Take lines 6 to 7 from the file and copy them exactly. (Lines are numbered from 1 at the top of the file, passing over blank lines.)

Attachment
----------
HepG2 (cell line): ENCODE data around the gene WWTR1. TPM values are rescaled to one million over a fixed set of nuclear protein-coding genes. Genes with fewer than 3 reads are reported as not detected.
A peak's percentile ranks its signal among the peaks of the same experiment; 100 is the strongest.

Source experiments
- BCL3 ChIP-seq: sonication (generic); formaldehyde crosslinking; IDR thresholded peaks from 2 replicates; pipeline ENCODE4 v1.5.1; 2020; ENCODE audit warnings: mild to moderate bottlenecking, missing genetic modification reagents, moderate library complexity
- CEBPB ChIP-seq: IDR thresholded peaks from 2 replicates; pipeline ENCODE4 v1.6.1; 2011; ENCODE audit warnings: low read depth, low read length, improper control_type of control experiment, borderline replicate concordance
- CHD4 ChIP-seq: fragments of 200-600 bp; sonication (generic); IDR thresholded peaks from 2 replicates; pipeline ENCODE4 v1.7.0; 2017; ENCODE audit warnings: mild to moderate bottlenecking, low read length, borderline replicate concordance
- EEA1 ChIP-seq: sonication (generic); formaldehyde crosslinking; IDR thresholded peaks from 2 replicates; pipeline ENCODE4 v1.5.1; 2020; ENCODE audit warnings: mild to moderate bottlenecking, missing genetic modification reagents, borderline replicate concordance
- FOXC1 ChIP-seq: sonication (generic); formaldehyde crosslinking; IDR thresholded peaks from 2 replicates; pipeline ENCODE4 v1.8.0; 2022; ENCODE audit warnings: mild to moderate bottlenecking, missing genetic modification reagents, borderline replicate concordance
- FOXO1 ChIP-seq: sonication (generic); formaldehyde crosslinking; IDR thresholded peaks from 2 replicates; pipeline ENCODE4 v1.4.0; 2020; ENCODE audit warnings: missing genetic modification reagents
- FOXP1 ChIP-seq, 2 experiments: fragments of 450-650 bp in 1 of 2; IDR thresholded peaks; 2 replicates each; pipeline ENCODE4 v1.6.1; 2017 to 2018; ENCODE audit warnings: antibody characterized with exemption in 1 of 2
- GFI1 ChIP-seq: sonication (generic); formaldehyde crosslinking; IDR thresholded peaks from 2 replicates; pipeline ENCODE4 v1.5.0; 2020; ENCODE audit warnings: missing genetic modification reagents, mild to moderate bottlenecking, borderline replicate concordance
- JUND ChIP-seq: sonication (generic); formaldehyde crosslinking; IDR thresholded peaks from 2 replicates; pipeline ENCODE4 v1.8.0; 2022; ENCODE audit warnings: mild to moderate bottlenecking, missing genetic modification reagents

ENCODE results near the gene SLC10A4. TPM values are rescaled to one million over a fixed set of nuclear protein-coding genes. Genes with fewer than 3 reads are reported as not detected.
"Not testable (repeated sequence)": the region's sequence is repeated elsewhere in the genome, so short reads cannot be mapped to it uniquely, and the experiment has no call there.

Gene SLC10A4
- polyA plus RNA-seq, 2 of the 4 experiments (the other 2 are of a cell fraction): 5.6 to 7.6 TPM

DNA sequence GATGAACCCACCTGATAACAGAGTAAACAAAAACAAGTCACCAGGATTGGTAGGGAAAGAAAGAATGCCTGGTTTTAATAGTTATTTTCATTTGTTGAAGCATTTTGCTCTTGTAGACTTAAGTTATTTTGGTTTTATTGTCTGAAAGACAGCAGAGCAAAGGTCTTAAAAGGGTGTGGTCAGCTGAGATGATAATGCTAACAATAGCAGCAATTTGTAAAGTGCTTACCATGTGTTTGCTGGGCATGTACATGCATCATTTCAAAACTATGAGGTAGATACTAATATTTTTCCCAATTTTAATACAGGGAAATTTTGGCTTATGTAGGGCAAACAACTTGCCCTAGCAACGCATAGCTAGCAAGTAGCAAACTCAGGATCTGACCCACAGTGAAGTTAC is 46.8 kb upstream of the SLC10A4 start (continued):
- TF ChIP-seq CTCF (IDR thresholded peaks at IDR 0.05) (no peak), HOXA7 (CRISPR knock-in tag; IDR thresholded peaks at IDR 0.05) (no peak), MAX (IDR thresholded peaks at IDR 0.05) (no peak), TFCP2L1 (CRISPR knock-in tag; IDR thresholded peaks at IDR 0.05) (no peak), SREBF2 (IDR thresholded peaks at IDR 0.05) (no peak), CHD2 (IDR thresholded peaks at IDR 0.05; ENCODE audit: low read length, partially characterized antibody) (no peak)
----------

- CHD4 ChIP-seq: fragments of 200-600 bp; sonication (generic); IDR thresholded peaks from 2 replicates; pipeline ENCODE4 v1.7.0; 2017; ENCODE audit warnings: mild to moderate bottlenecking, low read length, borderline replicate concordance
- EEA1 ChIP-seq: sonication (generic); formaldehyde crosslinking; IDR thresholded peaks from 2 replicates; pipeline ENCODE4 v1.5.1; 2020; ENCODE audit warnings: mild to moderate bottlenecking, missing genetic modification reagents, borderline replicate concordance